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In
kicking off Education Trust’s annual conference, Kati Haycock said that we
can’t let “bad parenting” be an excuse for poor educational results. She’s absolutely
right, of course. It’s not like our schools are running on all cylinders
(especially schools serving poor kids), and if only parents were doing their
jobs, too, achievement would soar. Sure, we’ve got several examples of school
models that are making a tremendous
difference

in educational outcomes for kids, regardless of what’s happening at home.

That
said, it strikes me as highly unlikely that we’re ever going to significantly
narrow the achievement gap between rich and poor unless we narrow the “good
parenting gap” between rich and poor families, too. (And yes, I know I’m going
to catch a lot of grief for saying that.)

We're never going to significantly
narrow the achievement gap between rich and poor unless we narrow the
'good parenting gap' between rich and poor families, too.

 
   
 

Let’s
admit it: The Broader/Bolder types are right when they say that a lot of what influences student achievement
happens outside of schools and before kids ever set foot in a Kindergarten
...

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  • To avoid a court
    injunction, Chicago mayor Rahm Emanuel has
    pulled back the reins
    in his plan to lengthen the school day in the
    Windy City. The thirteen schools that
    have already agreed
    (thanks to a monetary incentive) to up their
    school day by ninety minutes will keep their current bargain. But no other
    schools will be able to join that group. Just one more example of politics
    taking precedence over children.
  • Courtesy of the Center
    on Education Reform’s new district survey
    , we learn that half of
    districts eligible for school-improvement grants find it “inappropriate”
    to ask a district to turn around a failing school in three years. Of course
    this begs the question: What is an appropriate amount of time? Five years?
    Ten? Closing
    these schools may yet be the better option
    .
  • As the Common Core train races toward full
    implementation there are two potentials that might derail it: political
    backlash and cost. Kudos to California for thinking through the latter. According
    to a new analysis
    , CCSS implementation could run the Golden State $800 million.
    A hefty price tag, but remember: Divided among the 6 million-plus students in
    CA, and that figure represents around 1 percent of CA’s education spending.
  • Charter-school enrollment
    in D.C. leaped
    9 percentage points over the past year
    —nudging District charters up to
    41 percent market share. If
  • ...
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I glimpsed a quote from Kati Haycock yesterday, kicking off the Education Trust annual conference, saying that we can't let "bad parenting" be an excuse for poor educational results. She's absolutely right, of course. It's not like our schools are running on all cylinders (especially schools serving poor kids), and if only parents were doing their jobs too, achievement would soar. And we've got several examples of school models that are making a tremendous difference in educational outcomes for kids, regardless of what's happening at home. [quote]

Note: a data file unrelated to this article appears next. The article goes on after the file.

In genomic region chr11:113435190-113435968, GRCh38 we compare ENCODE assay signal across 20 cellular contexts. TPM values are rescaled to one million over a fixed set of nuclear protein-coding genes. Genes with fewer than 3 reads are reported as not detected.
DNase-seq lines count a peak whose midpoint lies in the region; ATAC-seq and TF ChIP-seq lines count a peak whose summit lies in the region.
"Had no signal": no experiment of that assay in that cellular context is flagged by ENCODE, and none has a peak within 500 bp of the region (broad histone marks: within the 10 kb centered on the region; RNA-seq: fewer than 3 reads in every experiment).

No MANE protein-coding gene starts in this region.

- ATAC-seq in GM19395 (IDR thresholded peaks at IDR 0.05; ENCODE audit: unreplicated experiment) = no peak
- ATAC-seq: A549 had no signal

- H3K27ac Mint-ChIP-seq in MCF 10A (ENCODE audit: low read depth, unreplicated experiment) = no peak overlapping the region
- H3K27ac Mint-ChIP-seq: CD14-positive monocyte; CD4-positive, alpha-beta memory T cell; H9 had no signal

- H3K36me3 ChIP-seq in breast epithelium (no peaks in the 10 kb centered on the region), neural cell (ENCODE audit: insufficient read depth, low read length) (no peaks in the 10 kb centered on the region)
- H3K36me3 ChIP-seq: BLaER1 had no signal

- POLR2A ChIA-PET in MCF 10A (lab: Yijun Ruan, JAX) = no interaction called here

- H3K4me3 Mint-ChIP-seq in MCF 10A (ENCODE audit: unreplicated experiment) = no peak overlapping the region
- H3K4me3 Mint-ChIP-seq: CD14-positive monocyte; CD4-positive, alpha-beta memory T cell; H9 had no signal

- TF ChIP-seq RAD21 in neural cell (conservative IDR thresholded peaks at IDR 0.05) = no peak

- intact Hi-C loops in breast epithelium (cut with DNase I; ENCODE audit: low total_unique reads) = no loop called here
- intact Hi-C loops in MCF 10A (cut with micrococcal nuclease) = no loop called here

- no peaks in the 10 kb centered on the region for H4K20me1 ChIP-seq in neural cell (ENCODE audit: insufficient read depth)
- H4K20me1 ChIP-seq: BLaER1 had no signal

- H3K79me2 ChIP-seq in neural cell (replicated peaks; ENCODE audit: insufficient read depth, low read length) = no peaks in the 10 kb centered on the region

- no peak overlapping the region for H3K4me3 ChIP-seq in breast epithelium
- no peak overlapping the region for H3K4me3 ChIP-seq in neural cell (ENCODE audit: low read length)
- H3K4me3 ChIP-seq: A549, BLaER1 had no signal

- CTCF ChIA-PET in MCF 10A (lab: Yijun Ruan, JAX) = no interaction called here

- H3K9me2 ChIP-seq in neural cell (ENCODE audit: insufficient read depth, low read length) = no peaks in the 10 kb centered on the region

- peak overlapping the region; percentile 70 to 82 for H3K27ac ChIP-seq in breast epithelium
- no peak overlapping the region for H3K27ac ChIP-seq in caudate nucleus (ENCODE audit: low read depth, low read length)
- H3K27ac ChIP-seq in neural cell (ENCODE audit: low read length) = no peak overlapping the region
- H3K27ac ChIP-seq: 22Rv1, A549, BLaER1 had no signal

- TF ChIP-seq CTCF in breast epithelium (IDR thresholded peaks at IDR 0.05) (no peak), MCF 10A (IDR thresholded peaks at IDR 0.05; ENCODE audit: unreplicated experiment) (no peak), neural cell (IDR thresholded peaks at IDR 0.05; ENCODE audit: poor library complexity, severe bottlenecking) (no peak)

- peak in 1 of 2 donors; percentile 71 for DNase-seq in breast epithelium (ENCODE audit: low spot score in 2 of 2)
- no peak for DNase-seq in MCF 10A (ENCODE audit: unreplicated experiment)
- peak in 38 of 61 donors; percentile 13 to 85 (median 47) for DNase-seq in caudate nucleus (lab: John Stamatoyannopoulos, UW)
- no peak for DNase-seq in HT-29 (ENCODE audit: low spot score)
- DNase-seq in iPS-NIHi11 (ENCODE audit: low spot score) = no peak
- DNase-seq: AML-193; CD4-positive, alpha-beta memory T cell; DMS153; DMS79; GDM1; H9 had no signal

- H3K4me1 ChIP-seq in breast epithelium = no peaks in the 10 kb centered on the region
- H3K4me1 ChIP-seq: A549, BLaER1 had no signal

That said, it strikes me as highly unlikely that we're ever going to significantly narrow the achievement gap between rich and poor unless we narrow the "good parenting gap" between rich and poor families, too. (And yes, I know I'm going to catch a lot of grief for saying that.)

Let's admit it: The Broader/Bolder types are right when they say that a LOT of what influences student achievement happens outside of schools, and before kids ever set foot in Kindergarten. Where they are wrong, I believe, is in thinking that turbo-charged government programs can compensate for the real challenge: what's happening (or not) inside the home.

Conservatives used to talk about this, but for whatever reason they've been awfully silent lately. Perhaps that's starting to change. A new book by Minnesota think tanker Mitch Pearlstein addresses the issue head on. And today, in the Washington Post, compassionate conservative Michael Gerson argues that issues like divorce and...

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Ohio Education Gadfly Biweekly

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Amber Winkler, Fordham's VP for Research, recently traveled China as a Senior Fellow with the Global Education Policy Fellowship Program (GEPFP). She'll be passing along her observations on education in the People's Republic with periodic ?Postcards from China.?

I've now had the opportunity to sit and peek in several schools and classrooms in Beijing, Shanghai, and Xi'an. I knew upfront that the Chinese were only going to show us what they wanted us to see--and that's proven true. In all three cities, we visited some of the best public and private schools they had to offer. Naturally, our study group is left wondering what education looks like for rural children outside the city borders and for "migrant" youngsters within city limits.? We'll keep wondering.